We have this theorem (Gronwall's inequality):

Let $f$, $g$ and $h$ be continuous nonnegative functions defined for $t\ge t_0$. If$$f(t)\le h(t)+\int_{t_0}^{t}g(s)f(s)\,ds\>,$$then$$f(t)\le h(t)+\int_{t_0}^{t}g(s)h(s)e^{\int_s^tg(u)\,du}\,ds$$

How do I prove another version of the theorem, letting $h(t)=k$ , where $k$ is any nonnegative constant, i.e If$$f(t)\le k+\int_{t_0}^{t}g(s)f(s)\,ds\>,$$then$$f(t)\le ke^{\int_{t_0}^tg(s)\,ds}\,ds$$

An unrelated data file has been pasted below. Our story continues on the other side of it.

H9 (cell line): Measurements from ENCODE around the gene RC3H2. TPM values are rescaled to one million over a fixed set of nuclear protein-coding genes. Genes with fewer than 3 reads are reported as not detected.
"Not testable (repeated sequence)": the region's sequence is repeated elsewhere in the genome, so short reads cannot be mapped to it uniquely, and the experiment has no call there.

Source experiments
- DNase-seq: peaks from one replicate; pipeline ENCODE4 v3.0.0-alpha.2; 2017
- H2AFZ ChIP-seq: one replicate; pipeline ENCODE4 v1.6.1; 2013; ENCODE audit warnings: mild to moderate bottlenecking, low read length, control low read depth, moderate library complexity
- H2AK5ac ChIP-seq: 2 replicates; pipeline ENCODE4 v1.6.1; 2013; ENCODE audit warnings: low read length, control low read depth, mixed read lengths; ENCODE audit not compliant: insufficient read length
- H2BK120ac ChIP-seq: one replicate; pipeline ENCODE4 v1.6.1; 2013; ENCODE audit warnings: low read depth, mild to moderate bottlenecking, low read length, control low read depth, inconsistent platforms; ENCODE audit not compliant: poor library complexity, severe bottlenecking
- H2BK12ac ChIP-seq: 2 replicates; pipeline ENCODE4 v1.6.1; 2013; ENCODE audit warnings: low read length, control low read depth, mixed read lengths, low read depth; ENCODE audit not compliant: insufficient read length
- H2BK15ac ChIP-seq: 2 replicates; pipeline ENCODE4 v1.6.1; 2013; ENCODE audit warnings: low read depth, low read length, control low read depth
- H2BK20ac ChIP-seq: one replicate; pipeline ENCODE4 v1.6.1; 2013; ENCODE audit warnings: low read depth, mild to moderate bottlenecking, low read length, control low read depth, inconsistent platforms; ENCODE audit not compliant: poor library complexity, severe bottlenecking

I worked out the following \begin{align} f(t)&\le k+\int_{t_0}^{t}g(s)ke^{\int_s^tg(u)\,du}\,ds\\\\&=k\left(1+\int_{t_0}^{t}g(s)e^{\int_s^tg(u)\,du}\,ds\right) \end{align} How should I proceed?



Let $w(t)=v(t)\cdot\exp \left(- \int_{t_0}^{t}g(s)\mathrm{d}s\right)$

We have: $w'(t)<0, \forall t \ge t_0 \ge 0$, where $v(t)=k+\int_{t_0}^{t}g(s)f(s)\,\mathrm{d}s$.

Whence $w(t) \le w(t_0), \forall t \ge t_0 \ge 0$


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